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html specifications


chadmichael
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not that i know ofjust create a page, test it in all browsers.most us learn from experience what browsers do with some things etc and we work around it when we come across odd things from time to time.its just one of those things that you have to work around and live with till all browsers display things the way they should be displayed.saying that though..its mainly explorer thats the main one for displaying things incorrectly."build for firefox, tweak for explorer" is one phrase i tend to go by now for most pages i build.

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Well, I guess the specifications could only suggest a default stylesheet that Browsers should follow. For example, <p> is always rendered as a block element and <span> always as inline one.But even those are just suggestions. What the HTML specification describes in detail is only the semantics of documents and as such, their behaviour. For example, the fact that <button> shows a button is defined in the specification. How the button looks by default is defined by the vendor.

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So, the HTML spec is more just the DTD of the language?The previous post mentioned that the default style sheet determines whether a <p> </p> is a block or inline. So, basically the HTML spec just says what attributes are available for each element, and the values it can have, but doesn't define defaults?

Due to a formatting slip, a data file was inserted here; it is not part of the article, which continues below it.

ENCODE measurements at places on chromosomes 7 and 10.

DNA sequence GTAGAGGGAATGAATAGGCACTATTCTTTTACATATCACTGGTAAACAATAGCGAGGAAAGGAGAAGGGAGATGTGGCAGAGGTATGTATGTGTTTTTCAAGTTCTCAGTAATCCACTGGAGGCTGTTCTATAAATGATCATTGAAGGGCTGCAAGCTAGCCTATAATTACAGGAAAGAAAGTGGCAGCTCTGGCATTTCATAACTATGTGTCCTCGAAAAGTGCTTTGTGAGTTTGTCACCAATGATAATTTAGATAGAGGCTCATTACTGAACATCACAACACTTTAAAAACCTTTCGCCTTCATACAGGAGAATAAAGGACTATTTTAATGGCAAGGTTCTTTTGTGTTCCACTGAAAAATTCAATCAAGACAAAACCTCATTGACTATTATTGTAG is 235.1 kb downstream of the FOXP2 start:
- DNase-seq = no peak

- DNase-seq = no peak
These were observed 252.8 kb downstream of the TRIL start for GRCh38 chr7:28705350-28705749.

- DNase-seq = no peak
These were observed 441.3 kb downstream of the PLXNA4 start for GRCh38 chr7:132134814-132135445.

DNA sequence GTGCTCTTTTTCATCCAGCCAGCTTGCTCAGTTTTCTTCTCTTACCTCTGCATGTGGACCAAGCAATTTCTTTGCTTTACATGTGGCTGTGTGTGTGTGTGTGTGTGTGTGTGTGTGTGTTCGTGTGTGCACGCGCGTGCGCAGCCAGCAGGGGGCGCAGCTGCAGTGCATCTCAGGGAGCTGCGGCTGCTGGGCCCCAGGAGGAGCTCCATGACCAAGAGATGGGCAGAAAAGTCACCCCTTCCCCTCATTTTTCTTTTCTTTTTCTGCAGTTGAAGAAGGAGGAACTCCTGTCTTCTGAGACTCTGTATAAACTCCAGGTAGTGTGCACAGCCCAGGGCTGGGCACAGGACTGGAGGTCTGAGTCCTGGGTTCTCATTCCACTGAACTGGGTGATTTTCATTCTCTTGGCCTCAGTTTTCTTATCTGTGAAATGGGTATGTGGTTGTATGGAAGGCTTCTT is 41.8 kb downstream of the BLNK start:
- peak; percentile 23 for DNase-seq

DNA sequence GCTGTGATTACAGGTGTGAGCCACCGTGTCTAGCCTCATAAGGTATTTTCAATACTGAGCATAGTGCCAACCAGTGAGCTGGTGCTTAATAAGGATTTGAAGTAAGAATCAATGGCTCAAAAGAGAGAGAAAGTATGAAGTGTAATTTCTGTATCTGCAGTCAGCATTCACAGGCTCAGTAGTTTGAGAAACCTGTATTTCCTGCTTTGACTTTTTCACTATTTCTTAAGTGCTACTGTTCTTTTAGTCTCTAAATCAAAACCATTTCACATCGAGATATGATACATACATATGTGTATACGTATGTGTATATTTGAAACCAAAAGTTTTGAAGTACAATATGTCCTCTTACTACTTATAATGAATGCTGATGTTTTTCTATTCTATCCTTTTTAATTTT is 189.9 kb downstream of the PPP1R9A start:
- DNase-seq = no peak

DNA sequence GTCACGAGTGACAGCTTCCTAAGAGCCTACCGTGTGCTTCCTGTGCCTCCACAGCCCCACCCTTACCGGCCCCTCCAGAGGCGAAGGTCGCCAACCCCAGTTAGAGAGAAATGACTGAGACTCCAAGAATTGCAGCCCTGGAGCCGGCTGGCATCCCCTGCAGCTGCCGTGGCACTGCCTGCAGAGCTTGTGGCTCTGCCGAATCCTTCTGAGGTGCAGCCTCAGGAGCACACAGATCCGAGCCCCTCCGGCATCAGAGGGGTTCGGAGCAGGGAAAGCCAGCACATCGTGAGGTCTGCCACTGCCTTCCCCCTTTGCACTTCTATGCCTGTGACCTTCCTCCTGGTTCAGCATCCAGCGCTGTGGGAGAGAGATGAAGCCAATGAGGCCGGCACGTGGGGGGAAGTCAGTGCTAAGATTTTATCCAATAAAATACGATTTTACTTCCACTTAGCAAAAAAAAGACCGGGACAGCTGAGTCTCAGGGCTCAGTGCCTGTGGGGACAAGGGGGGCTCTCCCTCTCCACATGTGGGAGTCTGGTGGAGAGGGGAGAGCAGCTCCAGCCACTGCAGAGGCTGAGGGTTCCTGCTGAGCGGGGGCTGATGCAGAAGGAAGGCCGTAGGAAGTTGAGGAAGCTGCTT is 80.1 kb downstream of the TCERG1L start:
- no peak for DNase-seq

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So, the HTML spec is more just the DTD of the language?The previous post mentioned that the default style sheet determines whether a <p> </p> is a block or inline. So, basically the HTML spec just says what attributes are available for each element, and the values it can have, but doesn't define defaults?
Well, the common attributes such as "id" and "class" can't have defaults. I think the reason is obvious.Of course the specification describes the per-element attributes, their possible values and their defaults. But only behaviour ones. Not for appearance. Well, not the older ones anyway. The one before CSS was born also describe the default appearance and presentational attributes.But as I said, the thing the specification describes in most details is the behaviour of elements. It defines that <img src=""/> will display an image at the location of the src attribute. It descibes that <a href=""> is a link to the location in the href attribute. It describes that when the href starts with # that leads to an element with that ID, etc.All very important things, but somehow unnoticable.
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